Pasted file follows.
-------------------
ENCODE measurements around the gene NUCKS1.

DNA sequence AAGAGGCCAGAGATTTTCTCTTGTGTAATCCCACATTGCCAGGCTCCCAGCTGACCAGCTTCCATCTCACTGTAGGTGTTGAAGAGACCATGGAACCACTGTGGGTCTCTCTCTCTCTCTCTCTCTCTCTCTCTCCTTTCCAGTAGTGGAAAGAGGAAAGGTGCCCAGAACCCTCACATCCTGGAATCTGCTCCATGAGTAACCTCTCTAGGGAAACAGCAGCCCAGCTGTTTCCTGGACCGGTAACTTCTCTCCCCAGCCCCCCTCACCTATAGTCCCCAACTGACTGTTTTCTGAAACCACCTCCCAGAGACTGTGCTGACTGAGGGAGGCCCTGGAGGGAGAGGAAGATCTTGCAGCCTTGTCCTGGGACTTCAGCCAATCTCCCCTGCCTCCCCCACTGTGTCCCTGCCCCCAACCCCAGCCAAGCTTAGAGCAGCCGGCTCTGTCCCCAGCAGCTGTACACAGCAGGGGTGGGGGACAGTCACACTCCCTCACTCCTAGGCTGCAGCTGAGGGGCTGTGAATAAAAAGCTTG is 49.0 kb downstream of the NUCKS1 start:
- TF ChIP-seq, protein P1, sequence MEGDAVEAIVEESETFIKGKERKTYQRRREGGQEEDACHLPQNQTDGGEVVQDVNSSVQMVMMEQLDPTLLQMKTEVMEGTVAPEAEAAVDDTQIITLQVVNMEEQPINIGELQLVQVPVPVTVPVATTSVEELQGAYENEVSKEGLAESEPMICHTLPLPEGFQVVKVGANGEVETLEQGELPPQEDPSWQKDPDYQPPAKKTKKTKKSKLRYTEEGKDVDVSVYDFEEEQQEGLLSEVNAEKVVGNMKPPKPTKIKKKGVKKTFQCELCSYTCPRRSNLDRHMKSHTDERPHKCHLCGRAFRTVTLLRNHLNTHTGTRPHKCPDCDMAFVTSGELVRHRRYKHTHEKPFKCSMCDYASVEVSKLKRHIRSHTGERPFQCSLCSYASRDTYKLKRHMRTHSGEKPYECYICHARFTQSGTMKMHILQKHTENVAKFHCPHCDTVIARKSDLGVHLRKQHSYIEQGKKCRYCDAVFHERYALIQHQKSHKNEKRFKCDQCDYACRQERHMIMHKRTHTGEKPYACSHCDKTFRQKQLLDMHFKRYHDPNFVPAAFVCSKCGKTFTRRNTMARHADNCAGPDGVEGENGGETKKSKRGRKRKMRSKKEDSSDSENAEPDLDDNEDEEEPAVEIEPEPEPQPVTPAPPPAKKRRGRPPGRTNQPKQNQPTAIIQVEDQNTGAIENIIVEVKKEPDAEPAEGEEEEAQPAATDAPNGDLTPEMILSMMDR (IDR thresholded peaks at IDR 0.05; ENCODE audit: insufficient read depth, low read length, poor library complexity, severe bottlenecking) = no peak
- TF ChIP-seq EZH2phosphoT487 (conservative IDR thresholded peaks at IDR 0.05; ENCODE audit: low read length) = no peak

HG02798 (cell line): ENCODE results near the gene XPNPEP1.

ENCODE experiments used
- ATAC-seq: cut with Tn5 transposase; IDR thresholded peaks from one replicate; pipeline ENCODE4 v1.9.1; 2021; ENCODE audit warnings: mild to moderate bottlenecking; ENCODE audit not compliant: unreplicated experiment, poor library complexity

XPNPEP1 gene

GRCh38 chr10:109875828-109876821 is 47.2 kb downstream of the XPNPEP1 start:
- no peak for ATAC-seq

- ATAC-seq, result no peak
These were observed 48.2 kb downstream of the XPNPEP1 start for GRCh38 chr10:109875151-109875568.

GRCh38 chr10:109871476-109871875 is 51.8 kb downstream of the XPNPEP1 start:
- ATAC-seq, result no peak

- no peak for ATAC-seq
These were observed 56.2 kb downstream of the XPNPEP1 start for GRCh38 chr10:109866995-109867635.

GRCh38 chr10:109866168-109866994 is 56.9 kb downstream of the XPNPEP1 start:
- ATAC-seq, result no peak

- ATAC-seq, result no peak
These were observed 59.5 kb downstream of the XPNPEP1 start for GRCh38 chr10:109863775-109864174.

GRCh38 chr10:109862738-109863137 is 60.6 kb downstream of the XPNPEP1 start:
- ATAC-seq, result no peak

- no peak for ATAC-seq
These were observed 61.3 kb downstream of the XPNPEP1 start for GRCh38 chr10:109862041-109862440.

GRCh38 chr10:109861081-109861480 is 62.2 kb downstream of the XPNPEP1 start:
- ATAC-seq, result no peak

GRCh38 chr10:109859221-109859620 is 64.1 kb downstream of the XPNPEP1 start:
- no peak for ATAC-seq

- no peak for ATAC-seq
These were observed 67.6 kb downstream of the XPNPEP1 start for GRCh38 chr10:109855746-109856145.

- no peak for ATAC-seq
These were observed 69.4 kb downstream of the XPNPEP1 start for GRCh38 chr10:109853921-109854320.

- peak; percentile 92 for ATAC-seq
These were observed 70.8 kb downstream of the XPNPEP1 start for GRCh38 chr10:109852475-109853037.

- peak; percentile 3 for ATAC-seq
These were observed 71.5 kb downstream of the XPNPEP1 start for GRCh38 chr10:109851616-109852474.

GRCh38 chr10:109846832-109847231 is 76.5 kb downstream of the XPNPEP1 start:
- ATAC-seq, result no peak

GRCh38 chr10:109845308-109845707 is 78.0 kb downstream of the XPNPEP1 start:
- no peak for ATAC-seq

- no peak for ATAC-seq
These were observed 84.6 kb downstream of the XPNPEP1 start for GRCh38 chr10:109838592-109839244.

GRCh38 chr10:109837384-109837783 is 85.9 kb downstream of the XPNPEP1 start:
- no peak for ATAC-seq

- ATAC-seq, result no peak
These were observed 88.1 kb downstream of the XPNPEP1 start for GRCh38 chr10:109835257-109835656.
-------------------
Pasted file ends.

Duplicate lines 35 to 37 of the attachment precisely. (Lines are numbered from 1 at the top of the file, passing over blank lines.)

- peak; percentile 3 for ATAC-seq
These were observed 71.5 kb downstream of the XPNPEP1 start for GRCh38 chr10:109851616-109852474.

GRCh38 chr10:109846832-109847231 is 76.5 kb downstream of the XPNPEP1 start: